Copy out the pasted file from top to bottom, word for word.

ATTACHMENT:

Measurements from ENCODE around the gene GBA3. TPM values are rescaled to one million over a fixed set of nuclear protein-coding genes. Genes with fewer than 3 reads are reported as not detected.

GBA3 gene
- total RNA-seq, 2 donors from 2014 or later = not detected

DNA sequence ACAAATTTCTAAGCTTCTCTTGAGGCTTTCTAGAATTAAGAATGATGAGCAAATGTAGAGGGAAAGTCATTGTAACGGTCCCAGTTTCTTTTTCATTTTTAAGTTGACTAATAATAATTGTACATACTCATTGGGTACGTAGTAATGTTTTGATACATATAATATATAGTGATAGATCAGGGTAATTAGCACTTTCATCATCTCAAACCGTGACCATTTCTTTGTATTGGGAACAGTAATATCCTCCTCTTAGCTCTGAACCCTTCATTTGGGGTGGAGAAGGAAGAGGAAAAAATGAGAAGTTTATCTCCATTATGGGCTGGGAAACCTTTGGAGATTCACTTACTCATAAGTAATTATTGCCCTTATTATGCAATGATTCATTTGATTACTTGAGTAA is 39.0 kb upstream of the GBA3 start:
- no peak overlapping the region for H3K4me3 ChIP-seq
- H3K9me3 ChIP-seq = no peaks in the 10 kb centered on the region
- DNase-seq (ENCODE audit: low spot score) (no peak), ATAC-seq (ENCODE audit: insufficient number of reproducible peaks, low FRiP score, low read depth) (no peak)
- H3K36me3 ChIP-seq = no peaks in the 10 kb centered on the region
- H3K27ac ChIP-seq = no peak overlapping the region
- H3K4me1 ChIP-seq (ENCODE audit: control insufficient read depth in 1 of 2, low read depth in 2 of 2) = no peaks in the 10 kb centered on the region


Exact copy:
Measurements from ENCODE around the gene GBA3. TPM values are rescaled to one million over a fixed set of nuclear protein-coding genes. Genes with fewer than 3 reads are reported as not detected.

GBA3 gene
- total RNA-seq, 2 donors from 2014 or later = not detected

DNA sequence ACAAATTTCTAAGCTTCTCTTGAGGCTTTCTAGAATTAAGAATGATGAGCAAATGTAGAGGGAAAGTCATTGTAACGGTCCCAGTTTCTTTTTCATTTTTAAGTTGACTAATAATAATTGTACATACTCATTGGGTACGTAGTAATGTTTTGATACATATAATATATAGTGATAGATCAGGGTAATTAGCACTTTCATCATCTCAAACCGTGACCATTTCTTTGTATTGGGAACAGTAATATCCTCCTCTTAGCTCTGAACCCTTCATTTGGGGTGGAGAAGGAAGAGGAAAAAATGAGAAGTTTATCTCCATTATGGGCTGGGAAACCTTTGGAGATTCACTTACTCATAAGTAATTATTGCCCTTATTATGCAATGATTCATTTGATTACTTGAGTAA is 39.0 kb upstream of the GBA3 start:
- no peak overlapping the region for H3K4me3 ChIP-seq
- H3K9me3 ChIP-seq = no peaks in the 10 kb centered on the region
- DNase-seq (ENCODE audit: low spot score) (no peak), ATAC-seq (ENCODE audit: insufficient number of reproducible peaks, low FRiP score, low read depth) (no peak)
- H3K36me3 ChIP-seq = no peaks in the 10 kb centered on the region
- H3K27ac ChIP-seq = no peak overlapping the region
- H3K4me1 ChIP-seq (ENCODE audit: control insufficient read depth in 1 of 2, low read depth in 2 of 2) = no peaks in the 10 kb centered on the region